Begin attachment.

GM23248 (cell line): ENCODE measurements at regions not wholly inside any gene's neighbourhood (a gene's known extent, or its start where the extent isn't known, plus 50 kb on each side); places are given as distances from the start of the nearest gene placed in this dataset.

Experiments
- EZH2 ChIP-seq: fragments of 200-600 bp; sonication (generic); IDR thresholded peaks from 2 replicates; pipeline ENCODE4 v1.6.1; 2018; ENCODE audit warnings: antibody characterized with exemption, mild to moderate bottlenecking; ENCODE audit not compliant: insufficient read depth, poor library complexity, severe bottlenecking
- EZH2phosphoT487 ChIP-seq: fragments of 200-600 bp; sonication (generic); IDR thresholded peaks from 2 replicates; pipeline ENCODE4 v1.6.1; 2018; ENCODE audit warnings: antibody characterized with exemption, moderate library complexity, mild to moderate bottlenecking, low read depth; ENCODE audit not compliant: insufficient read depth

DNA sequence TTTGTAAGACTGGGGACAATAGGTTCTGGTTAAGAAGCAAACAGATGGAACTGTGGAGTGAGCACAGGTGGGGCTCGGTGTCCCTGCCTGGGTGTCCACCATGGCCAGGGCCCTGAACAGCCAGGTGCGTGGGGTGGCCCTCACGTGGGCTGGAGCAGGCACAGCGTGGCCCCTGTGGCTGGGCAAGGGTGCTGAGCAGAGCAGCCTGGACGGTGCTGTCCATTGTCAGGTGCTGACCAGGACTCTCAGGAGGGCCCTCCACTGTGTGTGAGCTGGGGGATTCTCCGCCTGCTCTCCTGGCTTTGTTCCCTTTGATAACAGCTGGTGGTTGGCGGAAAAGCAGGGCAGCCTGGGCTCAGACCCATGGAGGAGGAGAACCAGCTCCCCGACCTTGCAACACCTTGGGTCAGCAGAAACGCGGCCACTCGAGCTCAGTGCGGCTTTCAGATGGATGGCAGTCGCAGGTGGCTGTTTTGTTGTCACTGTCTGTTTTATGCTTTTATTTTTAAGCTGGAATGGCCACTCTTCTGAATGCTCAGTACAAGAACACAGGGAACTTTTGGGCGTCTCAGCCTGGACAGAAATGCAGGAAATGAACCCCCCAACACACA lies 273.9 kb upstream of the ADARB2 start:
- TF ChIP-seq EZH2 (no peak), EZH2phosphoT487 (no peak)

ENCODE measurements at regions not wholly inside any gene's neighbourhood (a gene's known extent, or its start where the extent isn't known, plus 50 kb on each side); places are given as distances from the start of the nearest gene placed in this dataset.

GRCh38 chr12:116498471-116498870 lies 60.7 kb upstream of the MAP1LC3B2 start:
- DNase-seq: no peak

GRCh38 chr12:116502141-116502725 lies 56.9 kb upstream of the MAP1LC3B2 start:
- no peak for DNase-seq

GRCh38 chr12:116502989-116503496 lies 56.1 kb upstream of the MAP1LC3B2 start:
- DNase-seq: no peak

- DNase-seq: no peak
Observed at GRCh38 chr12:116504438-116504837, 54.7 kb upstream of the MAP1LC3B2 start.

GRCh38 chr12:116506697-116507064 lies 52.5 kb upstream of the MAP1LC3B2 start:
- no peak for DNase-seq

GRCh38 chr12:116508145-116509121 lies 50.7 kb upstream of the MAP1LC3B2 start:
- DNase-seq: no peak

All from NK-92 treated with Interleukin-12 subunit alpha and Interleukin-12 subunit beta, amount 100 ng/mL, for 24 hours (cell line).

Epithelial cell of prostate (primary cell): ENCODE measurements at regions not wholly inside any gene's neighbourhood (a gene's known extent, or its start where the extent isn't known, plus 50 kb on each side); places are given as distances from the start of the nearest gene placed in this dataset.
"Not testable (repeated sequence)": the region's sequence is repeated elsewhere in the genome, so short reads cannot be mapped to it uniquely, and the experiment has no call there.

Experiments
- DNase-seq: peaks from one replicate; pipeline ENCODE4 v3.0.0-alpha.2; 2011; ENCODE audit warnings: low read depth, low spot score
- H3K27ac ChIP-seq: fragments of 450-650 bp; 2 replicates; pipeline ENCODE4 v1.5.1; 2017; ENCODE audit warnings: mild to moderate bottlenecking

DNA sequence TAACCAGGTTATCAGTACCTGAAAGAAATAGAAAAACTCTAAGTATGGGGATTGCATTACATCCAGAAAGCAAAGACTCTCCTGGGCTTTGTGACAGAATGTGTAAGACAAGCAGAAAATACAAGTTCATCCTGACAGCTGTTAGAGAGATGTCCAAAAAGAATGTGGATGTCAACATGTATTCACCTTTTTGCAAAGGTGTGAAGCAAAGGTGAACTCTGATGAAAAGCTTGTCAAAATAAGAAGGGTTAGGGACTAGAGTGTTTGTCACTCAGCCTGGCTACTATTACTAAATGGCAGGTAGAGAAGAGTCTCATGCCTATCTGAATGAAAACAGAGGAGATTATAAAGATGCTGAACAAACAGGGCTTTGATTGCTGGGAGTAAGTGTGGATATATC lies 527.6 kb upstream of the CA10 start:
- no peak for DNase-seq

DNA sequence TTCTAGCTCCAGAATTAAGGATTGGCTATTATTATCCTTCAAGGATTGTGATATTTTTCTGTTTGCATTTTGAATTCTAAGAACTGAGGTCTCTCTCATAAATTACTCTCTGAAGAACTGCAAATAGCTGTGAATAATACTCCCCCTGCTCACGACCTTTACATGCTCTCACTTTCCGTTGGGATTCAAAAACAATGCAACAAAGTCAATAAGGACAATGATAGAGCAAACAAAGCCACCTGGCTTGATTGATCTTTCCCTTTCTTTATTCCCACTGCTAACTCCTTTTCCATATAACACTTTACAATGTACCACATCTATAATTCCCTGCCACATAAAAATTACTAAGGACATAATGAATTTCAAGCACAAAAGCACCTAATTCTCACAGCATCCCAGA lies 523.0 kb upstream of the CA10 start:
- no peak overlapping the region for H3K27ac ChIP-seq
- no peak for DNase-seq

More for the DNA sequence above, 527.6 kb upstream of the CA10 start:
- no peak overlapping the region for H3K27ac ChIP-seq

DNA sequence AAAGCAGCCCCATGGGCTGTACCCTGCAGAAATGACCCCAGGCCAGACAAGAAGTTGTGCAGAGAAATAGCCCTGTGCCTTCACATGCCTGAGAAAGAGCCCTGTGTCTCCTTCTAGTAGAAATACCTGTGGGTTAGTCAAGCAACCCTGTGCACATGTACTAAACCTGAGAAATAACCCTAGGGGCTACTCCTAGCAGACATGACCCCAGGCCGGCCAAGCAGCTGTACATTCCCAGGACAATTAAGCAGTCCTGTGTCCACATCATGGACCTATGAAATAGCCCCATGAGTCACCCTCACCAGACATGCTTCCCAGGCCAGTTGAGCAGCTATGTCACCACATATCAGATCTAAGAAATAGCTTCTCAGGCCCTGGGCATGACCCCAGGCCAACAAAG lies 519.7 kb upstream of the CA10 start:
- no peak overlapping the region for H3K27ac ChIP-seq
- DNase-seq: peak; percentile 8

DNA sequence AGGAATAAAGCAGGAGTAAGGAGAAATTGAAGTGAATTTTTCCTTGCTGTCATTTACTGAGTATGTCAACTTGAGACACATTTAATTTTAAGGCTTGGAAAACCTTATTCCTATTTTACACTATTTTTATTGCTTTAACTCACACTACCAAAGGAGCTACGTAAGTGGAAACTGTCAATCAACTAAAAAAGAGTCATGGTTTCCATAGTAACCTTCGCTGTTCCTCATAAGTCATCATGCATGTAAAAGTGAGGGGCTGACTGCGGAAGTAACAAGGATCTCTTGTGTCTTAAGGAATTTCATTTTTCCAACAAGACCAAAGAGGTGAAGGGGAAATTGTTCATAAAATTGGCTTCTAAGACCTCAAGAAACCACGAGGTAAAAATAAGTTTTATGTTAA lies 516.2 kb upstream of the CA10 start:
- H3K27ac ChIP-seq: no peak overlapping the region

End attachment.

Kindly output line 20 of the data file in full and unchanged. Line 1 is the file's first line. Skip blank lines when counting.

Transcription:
All from NK-92 treated with Interleukin-12 subunit alpha and Interleukin-12 subunit beta, amount 100 ng/mL, for 24 hours (cell line).